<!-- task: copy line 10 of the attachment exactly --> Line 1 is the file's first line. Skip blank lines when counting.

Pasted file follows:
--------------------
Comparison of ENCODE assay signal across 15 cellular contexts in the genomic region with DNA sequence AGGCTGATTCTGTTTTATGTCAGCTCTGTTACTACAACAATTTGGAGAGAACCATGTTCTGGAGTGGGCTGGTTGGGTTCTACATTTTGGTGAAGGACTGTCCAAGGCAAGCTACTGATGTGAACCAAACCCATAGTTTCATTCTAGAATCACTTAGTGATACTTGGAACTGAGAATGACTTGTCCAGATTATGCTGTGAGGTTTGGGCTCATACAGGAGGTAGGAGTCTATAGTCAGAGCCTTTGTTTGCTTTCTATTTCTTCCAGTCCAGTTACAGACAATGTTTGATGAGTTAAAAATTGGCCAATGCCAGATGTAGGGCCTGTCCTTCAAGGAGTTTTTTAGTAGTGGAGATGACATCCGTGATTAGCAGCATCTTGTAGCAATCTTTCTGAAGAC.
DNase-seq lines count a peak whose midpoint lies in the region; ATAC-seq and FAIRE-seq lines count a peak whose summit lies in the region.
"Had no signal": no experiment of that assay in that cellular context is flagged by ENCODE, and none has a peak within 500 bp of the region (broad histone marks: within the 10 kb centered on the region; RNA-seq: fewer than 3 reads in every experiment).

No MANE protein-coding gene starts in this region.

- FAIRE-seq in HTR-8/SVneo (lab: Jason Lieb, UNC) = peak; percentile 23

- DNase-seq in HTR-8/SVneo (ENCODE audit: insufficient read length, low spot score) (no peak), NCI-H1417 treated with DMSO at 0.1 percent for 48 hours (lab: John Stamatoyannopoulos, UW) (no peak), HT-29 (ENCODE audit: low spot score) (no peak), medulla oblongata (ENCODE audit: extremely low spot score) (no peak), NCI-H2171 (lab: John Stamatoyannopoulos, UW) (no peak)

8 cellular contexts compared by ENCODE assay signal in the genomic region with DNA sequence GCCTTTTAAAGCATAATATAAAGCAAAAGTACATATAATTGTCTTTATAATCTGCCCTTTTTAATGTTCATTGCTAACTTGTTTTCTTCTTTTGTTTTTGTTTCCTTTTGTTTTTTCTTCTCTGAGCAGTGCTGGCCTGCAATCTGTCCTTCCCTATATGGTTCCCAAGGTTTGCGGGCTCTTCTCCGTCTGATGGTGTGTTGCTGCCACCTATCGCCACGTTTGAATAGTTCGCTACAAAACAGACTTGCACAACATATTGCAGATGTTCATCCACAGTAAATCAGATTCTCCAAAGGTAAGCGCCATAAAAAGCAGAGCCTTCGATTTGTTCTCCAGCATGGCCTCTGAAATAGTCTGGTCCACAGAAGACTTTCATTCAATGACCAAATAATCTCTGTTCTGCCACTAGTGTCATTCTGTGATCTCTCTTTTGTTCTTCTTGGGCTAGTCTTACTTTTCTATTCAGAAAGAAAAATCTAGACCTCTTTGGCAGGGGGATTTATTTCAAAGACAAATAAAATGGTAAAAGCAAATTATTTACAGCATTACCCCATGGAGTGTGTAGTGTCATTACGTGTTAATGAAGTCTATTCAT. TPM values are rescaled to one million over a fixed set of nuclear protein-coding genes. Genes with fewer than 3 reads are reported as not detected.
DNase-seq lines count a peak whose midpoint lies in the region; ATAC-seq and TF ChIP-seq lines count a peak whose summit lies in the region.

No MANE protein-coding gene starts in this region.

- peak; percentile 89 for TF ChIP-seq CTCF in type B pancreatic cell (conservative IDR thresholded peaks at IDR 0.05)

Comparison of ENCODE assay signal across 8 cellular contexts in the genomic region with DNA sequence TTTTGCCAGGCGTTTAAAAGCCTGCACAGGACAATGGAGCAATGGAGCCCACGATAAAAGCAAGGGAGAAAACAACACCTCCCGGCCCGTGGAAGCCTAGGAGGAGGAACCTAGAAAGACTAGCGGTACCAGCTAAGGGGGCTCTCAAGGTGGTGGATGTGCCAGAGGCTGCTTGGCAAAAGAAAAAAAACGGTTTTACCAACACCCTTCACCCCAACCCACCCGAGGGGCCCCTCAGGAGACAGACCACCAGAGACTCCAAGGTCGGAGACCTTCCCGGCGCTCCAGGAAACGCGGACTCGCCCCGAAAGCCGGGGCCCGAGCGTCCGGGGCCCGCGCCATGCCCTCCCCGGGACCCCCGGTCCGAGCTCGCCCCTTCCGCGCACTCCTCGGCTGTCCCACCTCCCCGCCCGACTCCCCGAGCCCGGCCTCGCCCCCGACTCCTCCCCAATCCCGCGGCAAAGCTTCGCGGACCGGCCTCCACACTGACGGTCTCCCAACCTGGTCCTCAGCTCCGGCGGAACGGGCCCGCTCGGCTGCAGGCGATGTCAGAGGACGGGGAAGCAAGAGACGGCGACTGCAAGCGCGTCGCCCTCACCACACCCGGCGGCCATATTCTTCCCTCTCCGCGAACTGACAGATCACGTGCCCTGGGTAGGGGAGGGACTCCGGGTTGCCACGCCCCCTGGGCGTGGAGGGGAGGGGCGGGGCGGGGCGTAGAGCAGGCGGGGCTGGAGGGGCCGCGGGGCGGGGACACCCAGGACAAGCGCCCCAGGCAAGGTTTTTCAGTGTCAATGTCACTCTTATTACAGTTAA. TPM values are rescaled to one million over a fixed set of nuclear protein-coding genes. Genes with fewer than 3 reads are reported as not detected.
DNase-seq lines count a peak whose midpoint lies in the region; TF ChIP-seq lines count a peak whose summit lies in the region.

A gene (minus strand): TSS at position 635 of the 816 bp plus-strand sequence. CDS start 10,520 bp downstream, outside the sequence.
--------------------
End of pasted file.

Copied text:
- peak; percentile 89 for TF ChIP-seq CTCF in type B pancreatic cell (conservative IDR thresholded peaks at IDR 0.05)